Even before the ongoing COVID-19 pandemic began, Windsor trucker Melinda Olah says she tried to avoid making stops during her daily trip to Toronto and back. If she does need to stop along her route, she prefers taking breaks at her pick-up and drop-off locations, rather than public rest areas.
“We’re worried to use public restrooms and public places when we need to use them,” she said. “They’re sketchy on a regular day without a pandemic … then take that into the mix, there’s a lot of times when I’ll avoid going into a place … because I’m worried about me.”
Olah earns her livelihood by driving a semi-trailer to Toronto and back to Windsor every day. She said if she becomes ill for any reason, she won’t be able to do her job.
“And that goes for every other truck driver,” she said. “So we’re not spreading [COVID-19], we’re trying to keep as safe and possible.”
There’s a lot of people out there really recognizing the importance of our job lately …– Melinda Olah, Windsor trucker
Despite some concerns about truckers potentially spreading the coronavirus, Olah said she personally hasn’t faced any criticism or stigma for doing her job during an ongoing pandemic.
“I personally get a lot more nods, I get a lot of waves, I get a lot of thank yous,” she said. “There’s a lot of people out there really recognizing the importance of our job lately [and] our job doesn’t exactly gain a lot of brownie points to begin with.”
Nonetheless she said she knows of other truckers — including her husband — who are finding it increasingly difficult to perform the work that’s been deemed essential by the Canadian government.
“My husband goes across the border all the time and [he tries] to be as safe as possible, especially with the situation going on over there,” Olah said. “It’s nerve-racking for me to even know that he goes over there, but luckily the places that he’s gone through so far are set up with fairly decent procedures.”
Truckers still welcome at some businesses
In order to help truckers find welcome rest stops, a group of software developers worked together in their spare time to create TruckersWelcome.ca, a website that maps out places where truckers can take a pit stop.
Ania Halliop, one of the creators of the website and senior director of engineering at FreshBooks, said the goal was to help “people who are actually keeping the supply chain open.”
“Without the supply chain working right now, we’d be in a very serious situation, because there would be no food in grocery stores, no medicine in pharmacies,” she said. “It would be even worse than it is right now.”
Though the website is intended as a resource for truckers, Halliop said it’s also a social platform, “so we could keep it really live and up to date.”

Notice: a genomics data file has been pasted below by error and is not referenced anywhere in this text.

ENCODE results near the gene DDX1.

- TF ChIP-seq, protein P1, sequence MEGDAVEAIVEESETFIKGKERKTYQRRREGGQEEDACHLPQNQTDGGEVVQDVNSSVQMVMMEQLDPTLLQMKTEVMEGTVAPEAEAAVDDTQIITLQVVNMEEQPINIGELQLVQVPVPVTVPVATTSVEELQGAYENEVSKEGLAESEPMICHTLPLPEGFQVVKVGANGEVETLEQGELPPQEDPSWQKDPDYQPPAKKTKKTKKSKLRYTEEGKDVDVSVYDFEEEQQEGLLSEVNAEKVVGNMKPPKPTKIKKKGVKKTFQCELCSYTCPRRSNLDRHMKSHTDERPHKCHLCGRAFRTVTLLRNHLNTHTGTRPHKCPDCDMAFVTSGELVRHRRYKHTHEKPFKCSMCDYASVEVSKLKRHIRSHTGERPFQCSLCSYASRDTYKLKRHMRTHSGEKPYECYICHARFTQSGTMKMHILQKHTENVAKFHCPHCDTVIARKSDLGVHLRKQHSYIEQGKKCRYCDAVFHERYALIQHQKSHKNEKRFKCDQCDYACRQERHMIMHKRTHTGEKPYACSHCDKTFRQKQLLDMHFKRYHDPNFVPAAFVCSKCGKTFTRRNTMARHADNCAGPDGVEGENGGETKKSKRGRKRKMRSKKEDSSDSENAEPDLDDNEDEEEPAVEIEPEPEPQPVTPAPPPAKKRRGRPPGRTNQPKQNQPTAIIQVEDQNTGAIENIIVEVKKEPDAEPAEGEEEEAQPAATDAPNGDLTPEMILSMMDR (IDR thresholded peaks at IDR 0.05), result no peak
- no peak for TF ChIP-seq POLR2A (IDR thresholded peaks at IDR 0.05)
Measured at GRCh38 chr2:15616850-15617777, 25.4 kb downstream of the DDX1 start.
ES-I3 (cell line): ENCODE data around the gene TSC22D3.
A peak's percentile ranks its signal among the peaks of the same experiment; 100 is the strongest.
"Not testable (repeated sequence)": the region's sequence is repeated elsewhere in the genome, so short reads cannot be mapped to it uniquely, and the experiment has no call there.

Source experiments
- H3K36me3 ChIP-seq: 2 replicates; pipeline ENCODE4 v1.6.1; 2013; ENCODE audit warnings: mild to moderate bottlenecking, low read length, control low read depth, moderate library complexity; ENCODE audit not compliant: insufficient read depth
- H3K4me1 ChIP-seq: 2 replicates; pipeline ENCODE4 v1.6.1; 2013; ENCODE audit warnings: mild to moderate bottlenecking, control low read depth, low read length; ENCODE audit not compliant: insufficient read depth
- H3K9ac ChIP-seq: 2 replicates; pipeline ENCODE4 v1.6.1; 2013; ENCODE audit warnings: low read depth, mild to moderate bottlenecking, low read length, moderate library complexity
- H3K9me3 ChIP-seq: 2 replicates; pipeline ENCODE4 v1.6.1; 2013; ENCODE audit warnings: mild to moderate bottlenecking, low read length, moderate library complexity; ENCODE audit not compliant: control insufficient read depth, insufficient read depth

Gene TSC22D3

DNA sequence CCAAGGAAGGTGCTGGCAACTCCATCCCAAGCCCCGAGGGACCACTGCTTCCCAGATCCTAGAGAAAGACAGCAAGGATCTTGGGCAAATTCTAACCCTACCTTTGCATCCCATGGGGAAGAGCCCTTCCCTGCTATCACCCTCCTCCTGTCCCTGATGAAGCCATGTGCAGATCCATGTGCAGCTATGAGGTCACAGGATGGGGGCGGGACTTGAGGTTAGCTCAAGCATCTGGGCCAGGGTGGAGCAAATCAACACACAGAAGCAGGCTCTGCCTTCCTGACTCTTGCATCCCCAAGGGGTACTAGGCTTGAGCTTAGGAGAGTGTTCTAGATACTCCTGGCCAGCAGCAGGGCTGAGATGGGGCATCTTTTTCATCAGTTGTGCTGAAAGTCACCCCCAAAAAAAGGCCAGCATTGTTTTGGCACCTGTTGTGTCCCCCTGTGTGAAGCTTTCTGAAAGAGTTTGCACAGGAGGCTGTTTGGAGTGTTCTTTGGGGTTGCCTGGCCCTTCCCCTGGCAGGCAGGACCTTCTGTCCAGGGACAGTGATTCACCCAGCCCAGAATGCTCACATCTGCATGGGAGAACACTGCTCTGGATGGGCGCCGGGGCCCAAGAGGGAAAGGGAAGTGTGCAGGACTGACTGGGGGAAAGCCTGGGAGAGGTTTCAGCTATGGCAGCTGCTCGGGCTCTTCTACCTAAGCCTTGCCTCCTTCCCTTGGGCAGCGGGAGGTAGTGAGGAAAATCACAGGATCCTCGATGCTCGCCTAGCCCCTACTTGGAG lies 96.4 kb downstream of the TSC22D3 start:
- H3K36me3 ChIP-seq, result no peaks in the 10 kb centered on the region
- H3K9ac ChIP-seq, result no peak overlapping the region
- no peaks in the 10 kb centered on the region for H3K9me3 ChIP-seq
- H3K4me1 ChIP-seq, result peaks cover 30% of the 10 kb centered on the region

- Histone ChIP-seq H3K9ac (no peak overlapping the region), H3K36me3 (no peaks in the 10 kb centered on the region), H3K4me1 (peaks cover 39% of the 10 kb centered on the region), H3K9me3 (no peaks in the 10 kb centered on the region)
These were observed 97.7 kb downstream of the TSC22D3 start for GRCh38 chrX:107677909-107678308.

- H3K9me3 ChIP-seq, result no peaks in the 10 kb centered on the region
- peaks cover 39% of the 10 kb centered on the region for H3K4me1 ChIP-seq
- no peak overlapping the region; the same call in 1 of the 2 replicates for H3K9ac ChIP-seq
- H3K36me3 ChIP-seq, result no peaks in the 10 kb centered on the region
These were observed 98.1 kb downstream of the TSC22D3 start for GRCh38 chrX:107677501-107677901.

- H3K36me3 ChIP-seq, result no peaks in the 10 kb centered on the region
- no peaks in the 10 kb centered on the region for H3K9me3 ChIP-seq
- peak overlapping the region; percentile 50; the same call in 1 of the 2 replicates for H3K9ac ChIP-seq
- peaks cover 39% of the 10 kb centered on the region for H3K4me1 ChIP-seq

She hopes the website will encourage more businesses to add information about their available facilities, while also potentially opening their doors to truckers.
LISTEN | Software developer Ania Halliop talks about TruckersWelcome.ca with Windsor Morning host Tony Doucette:
The website had approximately 1,600 stops listed on Monday — approximately one week after the website launched.
“If people find this useful here in North America, it’s something we would love to expand and have developers take the idea and set up their own version in, let’s say, Europe, because they would have the same type of problems that we have here,” Halliop said.
Trucking association president concerned about state of industry
While trucks continue to travel, carrying goods for billions of consumers around the world, Ontario Trucking Association and Canadian Trucking Alliance president Steve Laskowski said reduced consumer purchasing power has made things difficult for trucking companies.
“We’re a consumer-based economy and consumer demand has fallen off the cliff,” he said. “A lot of people have lost their jobs, they’re not going to be having disposable income.”
“Disposable income creates economic development [and] economic movement, and it creates freight for trucks to move.”
[The] challenge is dramatically increasing.– Steve Laskowski, President, Ontario Trucking Association and Canadian Trucking Alliance
Laskowski said trucking companies are specifically finding it more difficult to fill trucks for round trips.
According to Laskowski, most trucking companies usually manage “empty miles” at levels between six per cent and 10 per cent.
“We’re talking now upwards of 30 per cent to 35 per cent empty miles,” he said. “That’s not sustainable.”
In order to offset losses, Laskowski said trucking companies are now working together to find ways to manage empty miles.
“Companies will say, ‘Hey look, I got a truck here … do you have a truck out there?'” he said. “They’re trying to work together, but in working together, that also forces these companies out of their lanes, travelling into parts where the drivers typically wouldn’t go.”
Though the trucking industry is playing a role in transporting essential products like personal protective equipment, Laskowski said many of the other companies that trade between Canada and the U.S. are currently closed due to the pandemic.
“Yes, there’s been more demand for certain types of product, but it by no means offsets what’s happening to the overall economy and the demand on trucking services.”